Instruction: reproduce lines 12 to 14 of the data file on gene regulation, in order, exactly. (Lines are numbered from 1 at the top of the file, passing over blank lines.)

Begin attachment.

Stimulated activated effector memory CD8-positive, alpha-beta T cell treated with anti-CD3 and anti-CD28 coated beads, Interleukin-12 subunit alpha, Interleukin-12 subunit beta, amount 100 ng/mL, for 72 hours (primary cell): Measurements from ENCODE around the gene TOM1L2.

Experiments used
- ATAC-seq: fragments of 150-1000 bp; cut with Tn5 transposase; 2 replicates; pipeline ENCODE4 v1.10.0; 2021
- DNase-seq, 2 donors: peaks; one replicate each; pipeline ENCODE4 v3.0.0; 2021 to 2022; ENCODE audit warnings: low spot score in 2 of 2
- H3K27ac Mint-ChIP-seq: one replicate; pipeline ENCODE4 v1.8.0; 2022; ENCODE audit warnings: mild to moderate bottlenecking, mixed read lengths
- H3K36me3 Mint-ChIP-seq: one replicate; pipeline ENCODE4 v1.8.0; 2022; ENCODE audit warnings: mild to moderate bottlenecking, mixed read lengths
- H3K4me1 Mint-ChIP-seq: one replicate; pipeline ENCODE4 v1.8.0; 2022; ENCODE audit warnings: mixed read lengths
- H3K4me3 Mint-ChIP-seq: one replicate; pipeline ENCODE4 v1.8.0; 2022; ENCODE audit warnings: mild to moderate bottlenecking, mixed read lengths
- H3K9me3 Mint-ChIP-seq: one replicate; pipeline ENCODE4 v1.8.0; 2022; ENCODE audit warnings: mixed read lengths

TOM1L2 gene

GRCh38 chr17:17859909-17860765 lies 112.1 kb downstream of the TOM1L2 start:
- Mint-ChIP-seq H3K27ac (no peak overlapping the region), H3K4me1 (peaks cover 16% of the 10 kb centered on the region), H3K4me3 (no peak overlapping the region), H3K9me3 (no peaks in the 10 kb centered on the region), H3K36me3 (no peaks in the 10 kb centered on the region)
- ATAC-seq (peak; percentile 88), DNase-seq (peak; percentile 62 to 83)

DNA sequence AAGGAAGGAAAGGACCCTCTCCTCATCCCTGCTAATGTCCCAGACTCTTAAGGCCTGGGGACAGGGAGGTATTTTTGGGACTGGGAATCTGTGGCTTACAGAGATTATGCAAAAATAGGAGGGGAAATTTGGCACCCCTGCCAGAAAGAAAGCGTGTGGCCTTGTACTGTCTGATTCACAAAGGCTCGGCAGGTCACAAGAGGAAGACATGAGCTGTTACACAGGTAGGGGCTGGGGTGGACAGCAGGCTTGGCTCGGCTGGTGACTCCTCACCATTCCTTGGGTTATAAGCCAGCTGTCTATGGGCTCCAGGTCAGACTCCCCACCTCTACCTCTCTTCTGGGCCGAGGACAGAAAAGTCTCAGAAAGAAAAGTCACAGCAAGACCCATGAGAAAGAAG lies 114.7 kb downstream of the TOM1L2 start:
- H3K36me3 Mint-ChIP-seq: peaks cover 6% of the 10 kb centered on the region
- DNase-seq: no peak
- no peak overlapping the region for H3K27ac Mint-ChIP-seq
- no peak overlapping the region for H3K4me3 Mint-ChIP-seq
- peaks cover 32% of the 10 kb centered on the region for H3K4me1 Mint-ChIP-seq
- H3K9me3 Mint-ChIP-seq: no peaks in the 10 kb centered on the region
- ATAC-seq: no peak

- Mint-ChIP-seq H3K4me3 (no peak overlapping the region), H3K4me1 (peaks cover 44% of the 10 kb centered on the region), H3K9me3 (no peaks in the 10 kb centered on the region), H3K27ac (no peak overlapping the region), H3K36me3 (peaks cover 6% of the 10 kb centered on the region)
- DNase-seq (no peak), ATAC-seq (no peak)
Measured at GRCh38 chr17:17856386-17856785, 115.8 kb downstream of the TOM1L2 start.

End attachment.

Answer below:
- Mint-ChIP-seq H3K27ac (no peak overlapping the region), H3K4me1 (peaks cover 16% of the 10 kb centered on the region), H3K4me3 (no peak overlapping the region), H3K9me3 (no peaks in the 10 kb centered on the region), H3K36me3 (no peaks in the 10 kb centered on the region)
- ATAC-seq (peak; percentile 88), DNase-seq (peak; percentile 62 to 83)

DNA sequence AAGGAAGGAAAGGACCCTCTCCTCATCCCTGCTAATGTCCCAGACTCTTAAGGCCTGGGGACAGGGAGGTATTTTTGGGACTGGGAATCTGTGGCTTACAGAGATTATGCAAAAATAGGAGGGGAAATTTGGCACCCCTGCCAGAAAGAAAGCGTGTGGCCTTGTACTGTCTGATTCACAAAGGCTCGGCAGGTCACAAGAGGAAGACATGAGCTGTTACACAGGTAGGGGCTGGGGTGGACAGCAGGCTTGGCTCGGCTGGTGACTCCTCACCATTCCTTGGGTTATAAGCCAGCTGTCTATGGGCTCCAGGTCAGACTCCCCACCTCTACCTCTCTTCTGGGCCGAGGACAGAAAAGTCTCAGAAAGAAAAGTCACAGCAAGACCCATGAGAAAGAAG lies 114.7 kb downstream of the TOM1L2 start: